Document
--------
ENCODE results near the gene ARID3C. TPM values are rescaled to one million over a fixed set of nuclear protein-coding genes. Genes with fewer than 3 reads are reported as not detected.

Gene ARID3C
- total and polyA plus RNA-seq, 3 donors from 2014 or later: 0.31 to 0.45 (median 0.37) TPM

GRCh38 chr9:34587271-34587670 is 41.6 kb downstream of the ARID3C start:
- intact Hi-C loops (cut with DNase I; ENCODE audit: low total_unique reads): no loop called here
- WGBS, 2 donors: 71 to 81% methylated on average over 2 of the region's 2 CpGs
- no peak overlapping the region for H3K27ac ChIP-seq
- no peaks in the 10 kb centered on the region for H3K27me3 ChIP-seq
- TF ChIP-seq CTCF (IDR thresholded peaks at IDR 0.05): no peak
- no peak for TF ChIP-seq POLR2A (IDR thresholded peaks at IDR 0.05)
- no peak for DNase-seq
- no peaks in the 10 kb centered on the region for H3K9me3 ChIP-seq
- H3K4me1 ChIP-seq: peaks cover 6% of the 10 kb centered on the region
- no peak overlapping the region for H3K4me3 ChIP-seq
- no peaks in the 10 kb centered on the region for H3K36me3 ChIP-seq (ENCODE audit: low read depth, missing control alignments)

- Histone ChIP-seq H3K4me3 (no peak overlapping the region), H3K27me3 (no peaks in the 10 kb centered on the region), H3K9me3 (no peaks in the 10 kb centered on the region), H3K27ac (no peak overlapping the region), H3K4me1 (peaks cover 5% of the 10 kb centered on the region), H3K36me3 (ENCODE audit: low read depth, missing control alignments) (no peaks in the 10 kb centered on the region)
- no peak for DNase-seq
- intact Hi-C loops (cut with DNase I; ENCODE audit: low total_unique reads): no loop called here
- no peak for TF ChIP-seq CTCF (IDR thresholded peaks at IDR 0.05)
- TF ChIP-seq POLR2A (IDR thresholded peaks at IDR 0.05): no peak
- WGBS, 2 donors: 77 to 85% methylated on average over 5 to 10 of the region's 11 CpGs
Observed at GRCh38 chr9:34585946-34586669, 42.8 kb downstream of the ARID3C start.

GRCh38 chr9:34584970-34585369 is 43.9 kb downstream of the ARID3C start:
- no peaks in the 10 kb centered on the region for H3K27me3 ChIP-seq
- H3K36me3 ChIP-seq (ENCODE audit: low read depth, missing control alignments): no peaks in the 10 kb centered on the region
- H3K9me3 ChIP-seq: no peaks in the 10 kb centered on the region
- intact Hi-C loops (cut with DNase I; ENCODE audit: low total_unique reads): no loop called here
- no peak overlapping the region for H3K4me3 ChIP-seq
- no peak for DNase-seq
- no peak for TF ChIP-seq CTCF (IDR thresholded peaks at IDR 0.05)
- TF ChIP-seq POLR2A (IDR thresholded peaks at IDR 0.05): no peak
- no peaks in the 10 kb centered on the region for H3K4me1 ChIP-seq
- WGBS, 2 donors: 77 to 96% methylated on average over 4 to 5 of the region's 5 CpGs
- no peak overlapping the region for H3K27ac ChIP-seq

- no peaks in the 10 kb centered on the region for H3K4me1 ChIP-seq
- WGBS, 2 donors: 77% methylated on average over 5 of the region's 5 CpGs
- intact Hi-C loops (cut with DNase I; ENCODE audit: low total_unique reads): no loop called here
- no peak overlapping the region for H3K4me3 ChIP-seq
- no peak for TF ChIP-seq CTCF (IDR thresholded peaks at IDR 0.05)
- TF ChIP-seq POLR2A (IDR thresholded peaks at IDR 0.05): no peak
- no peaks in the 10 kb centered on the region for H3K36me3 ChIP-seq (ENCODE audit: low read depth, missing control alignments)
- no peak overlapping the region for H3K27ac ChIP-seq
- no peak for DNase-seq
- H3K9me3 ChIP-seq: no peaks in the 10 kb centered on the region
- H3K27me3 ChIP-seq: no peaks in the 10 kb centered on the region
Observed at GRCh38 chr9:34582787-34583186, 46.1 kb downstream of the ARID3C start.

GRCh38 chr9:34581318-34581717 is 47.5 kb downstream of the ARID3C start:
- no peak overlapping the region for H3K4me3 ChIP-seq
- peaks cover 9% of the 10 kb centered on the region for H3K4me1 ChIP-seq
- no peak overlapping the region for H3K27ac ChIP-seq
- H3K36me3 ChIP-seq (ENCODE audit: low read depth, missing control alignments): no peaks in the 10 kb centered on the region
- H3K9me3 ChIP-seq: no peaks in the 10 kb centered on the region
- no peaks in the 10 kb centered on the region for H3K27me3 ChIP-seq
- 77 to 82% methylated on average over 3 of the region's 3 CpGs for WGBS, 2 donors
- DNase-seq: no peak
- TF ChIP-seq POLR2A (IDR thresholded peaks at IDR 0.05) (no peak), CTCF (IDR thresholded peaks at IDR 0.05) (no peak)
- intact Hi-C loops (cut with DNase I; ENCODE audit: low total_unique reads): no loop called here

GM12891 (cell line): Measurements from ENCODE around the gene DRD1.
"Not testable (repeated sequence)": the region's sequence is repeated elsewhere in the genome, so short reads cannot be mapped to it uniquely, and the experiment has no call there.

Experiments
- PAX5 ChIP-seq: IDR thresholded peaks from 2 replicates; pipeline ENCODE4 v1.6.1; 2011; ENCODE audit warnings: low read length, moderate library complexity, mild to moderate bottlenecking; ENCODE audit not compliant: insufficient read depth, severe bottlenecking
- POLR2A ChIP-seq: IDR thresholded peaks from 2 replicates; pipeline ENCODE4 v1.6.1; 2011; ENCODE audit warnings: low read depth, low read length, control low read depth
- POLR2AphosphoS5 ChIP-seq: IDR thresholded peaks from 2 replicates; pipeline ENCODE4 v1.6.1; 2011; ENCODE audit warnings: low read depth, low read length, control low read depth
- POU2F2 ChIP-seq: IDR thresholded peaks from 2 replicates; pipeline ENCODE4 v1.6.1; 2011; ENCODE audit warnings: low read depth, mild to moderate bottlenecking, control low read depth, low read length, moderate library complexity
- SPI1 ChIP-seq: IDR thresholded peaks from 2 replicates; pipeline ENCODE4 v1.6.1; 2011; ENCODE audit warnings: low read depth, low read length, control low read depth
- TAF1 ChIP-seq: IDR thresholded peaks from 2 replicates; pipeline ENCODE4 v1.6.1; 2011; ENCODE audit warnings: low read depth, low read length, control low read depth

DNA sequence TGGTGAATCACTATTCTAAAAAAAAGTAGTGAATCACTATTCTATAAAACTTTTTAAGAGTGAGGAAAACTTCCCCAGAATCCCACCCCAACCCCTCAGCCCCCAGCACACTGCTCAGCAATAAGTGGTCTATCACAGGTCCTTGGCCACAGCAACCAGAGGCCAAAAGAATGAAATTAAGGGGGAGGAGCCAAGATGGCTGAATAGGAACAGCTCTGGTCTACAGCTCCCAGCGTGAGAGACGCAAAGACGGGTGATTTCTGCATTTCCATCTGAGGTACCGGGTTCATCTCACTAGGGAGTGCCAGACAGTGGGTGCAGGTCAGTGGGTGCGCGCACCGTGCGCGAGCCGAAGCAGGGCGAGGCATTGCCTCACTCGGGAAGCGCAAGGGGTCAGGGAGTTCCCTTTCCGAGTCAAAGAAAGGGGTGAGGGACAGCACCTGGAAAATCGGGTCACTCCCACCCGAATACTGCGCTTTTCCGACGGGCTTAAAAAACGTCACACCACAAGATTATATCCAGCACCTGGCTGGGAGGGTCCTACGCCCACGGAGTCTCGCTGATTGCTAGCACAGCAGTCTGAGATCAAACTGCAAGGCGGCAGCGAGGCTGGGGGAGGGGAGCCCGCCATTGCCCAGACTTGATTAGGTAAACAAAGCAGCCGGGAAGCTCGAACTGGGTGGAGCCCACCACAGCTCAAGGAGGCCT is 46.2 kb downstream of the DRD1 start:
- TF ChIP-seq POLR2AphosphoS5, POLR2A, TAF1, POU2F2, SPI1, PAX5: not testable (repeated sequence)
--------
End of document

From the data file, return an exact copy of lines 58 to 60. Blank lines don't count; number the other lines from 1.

GM12891 (cell line): Measurements from ENCODE around the gene DRD1.
"Not testable (repeated sequence)": the region's sequence is repeated elsewhere in the genome, so short reads cannot be mapped to it uniquely, and the experiment has no call there.

Experiments